The 1995 reintroduction of wolves in the northern range of Yellowstone National Park has led to increased growth of willow and cottonwood in the park by causing fear responses in elk and other ungulates, according to William J. Ripple and Robert L. Beschta of Oregon State University in Corvallis. Ripple and Beschta, writing in the August 2004 issue of BioScience, argue that fear of predation when wolves are present changes grazing patterns, prompting grazers to avoid sites that deny them easy escape and to browse less thoroughly. The "terrain fear factor" consequently allows woody plants and trees to grow taller and thicker when wolves are present. This in turn has allowed beaver colonies to expand.
Ripple and Beschta base their conclusions on theory about feeding relationships between species, browsers' risk of predation since the reintroduction of wolves into the park in 1995, and empirical research. In the view of Ripple and Beschta, extirpation of wolves in the early 20th century was "most likely the overriding cause of the precipitous decline and cessation in the recruitment of aspen, cottonwood and willow across the nothern range."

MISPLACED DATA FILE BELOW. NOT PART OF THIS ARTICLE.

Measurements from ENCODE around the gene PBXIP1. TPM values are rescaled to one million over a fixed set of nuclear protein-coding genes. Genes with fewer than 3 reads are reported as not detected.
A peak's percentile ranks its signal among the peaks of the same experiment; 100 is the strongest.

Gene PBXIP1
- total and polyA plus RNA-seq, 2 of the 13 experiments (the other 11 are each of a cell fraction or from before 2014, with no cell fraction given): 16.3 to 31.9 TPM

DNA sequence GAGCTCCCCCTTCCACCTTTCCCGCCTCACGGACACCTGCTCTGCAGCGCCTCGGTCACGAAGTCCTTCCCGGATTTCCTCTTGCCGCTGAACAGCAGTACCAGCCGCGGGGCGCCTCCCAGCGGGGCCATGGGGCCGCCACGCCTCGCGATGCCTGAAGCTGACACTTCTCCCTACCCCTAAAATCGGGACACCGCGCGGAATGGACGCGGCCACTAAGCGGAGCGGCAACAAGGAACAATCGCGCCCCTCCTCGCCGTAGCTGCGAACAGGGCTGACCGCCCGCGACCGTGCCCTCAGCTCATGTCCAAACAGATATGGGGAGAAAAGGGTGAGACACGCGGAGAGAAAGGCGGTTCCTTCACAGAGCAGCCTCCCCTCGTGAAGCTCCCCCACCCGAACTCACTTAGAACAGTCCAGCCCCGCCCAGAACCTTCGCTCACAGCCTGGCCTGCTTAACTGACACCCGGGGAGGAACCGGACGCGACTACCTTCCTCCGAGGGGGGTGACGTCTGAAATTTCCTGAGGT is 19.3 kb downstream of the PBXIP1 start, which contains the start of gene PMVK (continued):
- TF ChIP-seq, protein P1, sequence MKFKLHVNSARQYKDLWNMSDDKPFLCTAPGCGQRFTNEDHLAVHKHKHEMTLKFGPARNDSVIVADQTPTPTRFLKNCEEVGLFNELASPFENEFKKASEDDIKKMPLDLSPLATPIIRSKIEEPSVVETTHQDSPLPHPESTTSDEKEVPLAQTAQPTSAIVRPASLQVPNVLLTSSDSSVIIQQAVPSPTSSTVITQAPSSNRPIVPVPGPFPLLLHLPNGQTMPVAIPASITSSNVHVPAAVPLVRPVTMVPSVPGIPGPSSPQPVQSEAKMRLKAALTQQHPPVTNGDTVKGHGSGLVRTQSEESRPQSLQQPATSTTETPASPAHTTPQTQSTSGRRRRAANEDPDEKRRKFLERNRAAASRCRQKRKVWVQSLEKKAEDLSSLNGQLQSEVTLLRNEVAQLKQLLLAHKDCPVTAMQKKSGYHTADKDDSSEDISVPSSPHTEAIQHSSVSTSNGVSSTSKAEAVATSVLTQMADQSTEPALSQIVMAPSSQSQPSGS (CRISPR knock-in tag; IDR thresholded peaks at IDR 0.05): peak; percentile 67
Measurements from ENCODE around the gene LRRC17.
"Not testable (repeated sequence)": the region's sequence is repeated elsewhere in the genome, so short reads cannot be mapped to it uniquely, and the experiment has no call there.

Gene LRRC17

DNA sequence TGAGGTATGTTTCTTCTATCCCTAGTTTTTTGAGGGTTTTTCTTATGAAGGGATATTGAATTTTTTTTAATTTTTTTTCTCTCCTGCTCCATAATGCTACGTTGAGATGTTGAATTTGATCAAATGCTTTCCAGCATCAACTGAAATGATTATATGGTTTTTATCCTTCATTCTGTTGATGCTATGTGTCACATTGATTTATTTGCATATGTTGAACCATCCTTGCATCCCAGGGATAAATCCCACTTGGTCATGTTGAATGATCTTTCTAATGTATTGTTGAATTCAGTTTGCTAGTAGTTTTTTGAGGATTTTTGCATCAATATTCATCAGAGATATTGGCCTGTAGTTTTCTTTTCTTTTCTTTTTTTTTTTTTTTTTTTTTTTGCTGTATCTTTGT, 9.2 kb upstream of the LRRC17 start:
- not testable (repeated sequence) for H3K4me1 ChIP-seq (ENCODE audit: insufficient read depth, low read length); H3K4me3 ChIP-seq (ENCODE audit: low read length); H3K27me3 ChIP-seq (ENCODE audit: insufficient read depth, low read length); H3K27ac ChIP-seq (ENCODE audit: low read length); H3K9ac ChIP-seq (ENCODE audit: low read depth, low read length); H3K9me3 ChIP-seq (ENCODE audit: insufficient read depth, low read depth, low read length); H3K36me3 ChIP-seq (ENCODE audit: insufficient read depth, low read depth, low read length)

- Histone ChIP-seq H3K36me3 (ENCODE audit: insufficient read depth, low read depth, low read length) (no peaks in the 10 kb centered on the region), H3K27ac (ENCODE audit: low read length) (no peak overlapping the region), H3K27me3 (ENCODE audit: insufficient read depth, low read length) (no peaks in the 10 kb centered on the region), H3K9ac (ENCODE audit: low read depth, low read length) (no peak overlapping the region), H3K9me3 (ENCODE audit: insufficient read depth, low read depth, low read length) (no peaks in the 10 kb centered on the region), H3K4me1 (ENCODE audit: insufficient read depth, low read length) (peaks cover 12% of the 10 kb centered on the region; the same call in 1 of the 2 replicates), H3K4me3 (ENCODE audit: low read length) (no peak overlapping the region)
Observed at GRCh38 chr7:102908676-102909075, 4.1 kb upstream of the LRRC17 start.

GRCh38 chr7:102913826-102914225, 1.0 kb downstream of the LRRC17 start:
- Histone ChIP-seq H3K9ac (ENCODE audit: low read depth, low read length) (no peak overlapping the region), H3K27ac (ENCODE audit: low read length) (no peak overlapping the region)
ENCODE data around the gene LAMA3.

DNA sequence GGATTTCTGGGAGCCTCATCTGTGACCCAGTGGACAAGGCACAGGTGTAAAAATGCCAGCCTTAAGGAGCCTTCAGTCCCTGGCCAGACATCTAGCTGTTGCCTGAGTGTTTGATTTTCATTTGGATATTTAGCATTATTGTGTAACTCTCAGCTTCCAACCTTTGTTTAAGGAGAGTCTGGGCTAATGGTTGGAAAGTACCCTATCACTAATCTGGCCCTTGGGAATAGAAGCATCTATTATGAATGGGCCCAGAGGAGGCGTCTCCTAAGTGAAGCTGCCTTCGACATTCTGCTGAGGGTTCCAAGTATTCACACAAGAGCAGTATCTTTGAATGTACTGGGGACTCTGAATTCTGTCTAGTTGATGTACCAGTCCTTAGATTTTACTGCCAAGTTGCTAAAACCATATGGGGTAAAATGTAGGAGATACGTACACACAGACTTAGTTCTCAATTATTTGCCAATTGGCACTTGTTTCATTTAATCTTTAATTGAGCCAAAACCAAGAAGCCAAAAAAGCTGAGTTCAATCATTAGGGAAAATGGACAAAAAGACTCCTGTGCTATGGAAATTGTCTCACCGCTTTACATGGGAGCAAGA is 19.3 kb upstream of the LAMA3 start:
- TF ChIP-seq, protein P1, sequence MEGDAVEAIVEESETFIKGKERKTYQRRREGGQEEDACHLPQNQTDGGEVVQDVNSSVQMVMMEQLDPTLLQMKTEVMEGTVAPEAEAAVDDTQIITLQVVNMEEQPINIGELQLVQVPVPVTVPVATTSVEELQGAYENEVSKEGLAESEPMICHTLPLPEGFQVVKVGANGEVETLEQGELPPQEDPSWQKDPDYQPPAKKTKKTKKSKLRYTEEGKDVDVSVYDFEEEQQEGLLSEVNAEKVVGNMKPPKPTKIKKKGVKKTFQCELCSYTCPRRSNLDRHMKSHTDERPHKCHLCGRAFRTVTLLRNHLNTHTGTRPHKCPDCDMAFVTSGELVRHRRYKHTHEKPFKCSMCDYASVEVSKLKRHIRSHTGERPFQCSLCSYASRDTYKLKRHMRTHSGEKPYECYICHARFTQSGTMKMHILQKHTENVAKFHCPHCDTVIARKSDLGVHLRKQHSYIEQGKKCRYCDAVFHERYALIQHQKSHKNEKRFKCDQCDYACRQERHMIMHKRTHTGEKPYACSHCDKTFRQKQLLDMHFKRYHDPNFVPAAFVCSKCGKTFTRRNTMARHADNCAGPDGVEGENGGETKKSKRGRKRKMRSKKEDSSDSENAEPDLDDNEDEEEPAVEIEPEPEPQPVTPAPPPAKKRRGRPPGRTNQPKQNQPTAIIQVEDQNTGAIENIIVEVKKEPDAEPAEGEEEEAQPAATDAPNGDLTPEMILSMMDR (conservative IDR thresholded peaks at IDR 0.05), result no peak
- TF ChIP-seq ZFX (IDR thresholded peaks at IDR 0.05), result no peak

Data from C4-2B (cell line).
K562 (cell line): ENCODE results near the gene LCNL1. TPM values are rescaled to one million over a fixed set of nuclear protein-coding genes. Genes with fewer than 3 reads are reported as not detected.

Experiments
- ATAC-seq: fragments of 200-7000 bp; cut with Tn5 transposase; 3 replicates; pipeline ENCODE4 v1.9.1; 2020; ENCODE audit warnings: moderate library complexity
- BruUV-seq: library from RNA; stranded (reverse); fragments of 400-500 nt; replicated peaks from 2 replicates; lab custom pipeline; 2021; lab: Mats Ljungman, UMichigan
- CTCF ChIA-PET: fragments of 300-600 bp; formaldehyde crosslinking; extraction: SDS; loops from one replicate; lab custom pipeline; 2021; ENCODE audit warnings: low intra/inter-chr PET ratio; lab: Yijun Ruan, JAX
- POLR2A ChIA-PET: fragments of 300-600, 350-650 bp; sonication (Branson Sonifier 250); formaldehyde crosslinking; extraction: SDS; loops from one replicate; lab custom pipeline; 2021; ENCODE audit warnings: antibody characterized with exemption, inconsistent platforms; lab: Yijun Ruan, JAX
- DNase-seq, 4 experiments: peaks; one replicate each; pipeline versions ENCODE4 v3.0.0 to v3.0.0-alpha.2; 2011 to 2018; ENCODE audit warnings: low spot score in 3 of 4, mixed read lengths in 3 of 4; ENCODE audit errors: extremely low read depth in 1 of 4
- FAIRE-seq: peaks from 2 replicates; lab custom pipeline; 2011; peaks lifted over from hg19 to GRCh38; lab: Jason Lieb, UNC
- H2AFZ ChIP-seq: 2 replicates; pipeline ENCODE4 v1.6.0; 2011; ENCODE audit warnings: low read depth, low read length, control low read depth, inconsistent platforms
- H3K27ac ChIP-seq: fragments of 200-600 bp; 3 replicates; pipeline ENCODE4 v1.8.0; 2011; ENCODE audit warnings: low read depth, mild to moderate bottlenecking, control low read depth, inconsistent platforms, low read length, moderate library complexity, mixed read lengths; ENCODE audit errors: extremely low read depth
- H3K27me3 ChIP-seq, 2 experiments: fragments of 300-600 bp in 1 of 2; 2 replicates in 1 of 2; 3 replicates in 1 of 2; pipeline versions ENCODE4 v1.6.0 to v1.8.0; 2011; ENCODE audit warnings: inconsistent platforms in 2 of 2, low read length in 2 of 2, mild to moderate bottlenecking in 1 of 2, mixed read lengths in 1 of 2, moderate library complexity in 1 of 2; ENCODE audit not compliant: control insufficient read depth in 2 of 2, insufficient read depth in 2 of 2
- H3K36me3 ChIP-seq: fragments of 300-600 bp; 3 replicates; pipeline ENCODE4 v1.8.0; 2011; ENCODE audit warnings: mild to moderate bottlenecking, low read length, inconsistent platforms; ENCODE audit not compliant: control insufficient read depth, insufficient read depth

The new theory thus brings a significant new factor into long-running, intense debates over the proper management of Yellowstone. Ripple and Beschta conclude that, for Yellowstone, "restoration goals should focus on the recovery of natural processes." The identified fear factor might also be important in other regions, although the evidence is less well developed. Journalists may obtain copies of the article by contacting Donna Royston, AIBS communications representative.
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Contact: Donna Royston
American Institute of Biological Sciences
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